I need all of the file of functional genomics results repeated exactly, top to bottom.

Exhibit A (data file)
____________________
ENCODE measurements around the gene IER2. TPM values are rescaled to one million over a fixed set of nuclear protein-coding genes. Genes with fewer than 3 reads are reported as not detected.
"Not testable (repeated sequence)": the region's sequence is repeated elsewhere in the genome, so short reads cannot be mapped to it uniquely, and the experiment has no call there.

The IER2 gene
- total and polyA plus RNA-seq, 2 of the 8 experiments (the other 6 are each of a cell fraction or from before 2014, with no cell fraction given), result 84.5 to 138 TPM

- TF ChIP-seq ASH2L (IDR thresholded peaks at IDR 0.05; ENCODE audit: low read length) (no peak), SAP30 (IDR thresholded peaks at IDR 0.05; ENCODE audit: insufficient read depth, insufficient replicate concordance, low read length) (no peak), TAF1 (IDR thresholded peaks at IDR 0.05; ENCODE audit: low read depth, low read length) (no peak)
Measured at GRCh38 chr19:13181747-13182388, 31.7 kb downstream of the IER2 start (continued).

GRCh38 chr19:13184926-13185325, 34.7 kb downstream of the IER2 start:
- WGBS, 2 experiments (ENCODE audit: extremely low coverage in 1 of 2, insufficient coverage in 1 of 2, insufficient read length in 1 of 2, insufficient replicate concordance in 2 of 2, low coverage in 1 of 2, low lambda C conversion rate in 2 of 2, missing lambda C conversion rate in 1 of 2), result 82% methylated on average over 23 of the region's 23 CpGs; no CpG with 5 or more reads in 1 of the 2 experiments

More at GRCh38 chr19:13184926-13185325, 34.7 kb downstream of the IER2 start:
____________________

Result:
ENCODE measurements around the gene IER2. TPM values are rescaled to one million over a fixed set of nuclear protein-coding genes. Genes with fewer than 3 reads are reported as not detected.
"Not testable (repeated sequence)": the region's sequence is repeated elsewhere in the genome, so short reads cannot be mapped to it uniquely, and the experiment has no call there.

The IER2 gene
- total and polyA plus RNA-seq, 2 of the 8 experiments (the other 6 are each of a cell fraction or from before 2014, with no cell fraction given), result 84.5 to 138 TPM

- TF ChIP-seq ASH2L (IDR thresholded peaks at IDR 0.05; ENCODE audit: low read length) (no peak), SAP30 (IDR thresholded peaks at IDR 0.05; ENCODE audit: insufficient read depth, insufficient replicate concordance, low read length) (no peak), TAF1 (IDR thresholded peaks at IDR 0.05; ENCODE audit: low read depth, low read length) (no peak)
Measured at GRCh38 chr19:13181747-13182388, 31.7 kb downstream of the IER2 start (continued).

GRCh38 chr19:13184926-13185325, 34.7 kb downstream of the IER2 start:
- WGBS, 2 experiments (ENCODE audit: extremely low coverage in 1 of 2, insufficient coverage in 1 of 2, insufficient read length in 1 of 2, insufficient replicate concordance in 2 of 2, low coverage in 1 of 2, low lambda C conversion rate in 2 of 2, missing lambda C conversion rate in 1 of 2), result 82% methylated on average over 23 of the region's 23 CpGs; no CpG with 5 or more reads in 1 of the 2 experiments

More at GRCh38 chr19:13184926-13185325, 34.7 kb downstream of the IER2 start: